A Vision of Fire

January 28, 2015 - 1:00 pm No Comments

A VISION OF FIRE – BOOK ONE OF THE EARTHEND SAGA
by Gillian Anderson and Jeff Rovin
Simon & Schuster; 292 pages; £12.99; hardback
Reviewed by Michael Jones

Gillian Anderson will of course always be known for her role in the X-Files (yes, that Gillian Anderson!), but she has since moved on to become a quite highly regarded stage and screen actress. In collaboration with established writer Jeff Rovin she now makes what the publishers describe as her “thrilling science fiction debut” with the first volume in a Saga of as-yet unspecified length. In point of fact, it may well be that Rovin has provided the majority of the writing while Anderson’s contribution is largely confined to providing her supposedly prestigious name to be put on the cover.

It tells the story of how child psychologist Caitlin O’Hara is called in when the teenage daughter of India’s ambassador to the United Nations becomes severely disturbed after her father survives an assassination attempt. O’Hara discovers that other cases of disturbed teenagers have occurred in such unlikely places as Iran and Haiti, cases which appear at first glance to be different although certain points of similarity are to be found. Eventually a connection emerges in the form of a kind of possession by a spirit force seeking escape from a fiery cataclysm and O’Hara also becomes affected. This volume ends with her having discovered something of the nature of this mysterious influence which seems to arise from a civilisation of the remote past in the Antarctic, but a full understanding will, obviously, not emerge until it is explained in the later volume(s).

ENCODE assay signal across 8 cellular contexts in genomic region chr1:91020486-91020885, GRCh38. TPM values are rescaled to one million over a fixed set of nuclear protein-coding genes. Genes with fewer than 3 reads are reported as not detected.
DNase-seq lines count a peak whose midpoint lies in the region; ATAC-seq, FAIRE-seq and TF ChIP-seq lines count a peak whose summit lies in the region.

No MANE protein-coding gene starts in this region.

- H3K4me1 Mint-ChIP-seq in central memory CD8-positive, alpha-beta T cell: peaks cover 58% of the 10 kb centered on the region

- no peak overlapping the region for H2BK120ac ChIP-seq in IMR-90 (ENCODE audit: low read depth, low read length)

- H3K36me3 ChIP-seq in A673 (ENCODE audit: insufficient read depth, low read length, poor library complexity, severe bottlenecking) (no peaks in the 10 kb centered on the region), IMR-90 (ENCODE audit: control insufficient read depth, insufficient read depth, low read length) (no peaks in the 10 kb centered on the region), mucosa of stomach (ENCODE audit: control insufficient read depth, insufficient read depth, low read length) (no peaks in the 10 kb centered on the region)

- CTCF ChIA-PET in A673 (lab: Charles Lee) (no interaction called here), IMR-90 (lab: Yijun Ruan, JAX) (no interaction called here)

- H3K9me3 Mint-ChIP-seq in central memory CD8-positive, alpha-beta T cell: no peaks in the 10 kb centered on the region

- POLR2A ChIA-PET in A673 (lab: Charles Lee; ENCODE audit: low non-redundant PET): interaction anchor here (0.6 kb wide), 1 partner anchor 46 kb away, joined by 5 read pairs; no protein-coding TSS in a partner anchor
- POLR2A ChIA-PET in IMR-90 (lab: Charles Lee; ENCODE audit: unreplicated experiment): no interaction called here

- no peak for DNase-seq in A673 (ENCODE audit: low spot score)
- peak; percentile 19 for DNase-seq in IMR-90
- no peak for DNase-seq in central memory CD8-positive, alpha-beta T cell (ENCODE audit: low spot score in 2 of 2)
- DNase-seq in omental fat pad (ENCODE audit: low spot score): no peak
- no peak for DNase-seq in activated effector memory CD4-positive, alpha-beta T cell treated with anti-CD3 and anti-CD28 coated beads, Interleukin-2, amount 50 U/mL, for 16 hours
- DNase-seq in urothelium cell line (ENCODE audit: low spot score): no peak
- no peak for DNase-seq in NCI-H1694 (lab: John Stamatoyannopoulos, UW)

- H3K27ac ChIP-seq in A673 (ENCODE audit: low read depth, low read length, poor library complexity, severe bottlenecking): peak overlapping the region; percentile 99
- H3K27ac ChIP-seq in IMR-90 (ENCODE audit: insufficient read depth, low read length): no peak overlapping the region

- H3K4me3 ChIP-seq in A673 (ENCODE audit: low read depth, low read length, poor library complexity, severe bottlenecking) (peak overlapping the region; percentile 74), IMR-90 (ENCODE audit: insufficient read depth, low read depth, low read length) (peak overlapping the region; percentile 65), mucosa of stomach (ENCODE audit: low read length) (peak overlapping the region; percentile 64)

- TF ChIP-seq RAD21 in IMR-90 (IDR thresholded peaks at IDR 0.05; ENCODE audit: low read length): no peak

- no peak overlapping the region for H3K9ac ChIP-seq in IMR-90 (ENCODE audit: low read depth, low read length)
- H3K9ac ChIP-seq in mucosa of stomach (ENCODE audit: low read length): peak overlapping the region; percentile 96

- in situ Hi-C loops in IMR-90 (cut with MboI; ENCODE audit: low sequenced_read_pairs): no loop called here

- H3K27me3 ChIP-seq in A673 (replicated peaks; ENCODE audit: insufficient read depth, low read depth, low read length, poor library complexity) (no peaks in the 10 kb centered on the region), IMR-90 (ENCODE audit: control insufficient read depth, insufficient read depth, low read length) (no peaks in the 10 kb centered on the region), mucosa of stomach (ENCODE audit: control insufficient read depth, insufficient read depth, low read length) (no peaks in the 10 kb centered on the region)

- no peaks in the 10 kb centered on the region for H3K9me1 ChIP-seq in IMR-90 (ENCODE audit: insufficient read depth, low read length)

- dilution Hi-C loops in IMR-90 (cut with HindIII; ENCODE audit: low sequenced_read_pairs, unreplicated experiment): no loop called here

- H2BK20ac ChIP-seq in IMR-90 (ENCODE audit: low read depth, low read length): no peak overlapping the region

Meanwhile, a highly secret and very powerful Group hidden within something called the Global Explorer’s Club is pursuing its own agenda and clearly knows already a lot more of what is involved than O’Hara has yet discovered.

This is all a lot less thrilling than they would have us believe. The characters spend a lot of time just talking and thinking about things instead of actually doing anything and trips to Haiti and Iran are described in unnecessary detail which contributes to the sense that it has all been padded out beyond the length the story is naturally capable of supporting. Learning more of what the shadowy Group are seeking to achieve might have made it more interesting or even exciting, but again that may have to await later opportunities for revelation.

Overall, the writing is pedestrian and the style and structure of the book are strongly reminiscent of a mainstream novel where the general lack of originality might be less noticeable. On the other hand, there is an impression that the book would be readily suited for adaptation as a film script, which may be indicative of future hopes and plans.

There is perhaps some scope for subsequent volumes in The Earthend Saga to redeem the shortcomings of this one, but the signs are not hopeful.

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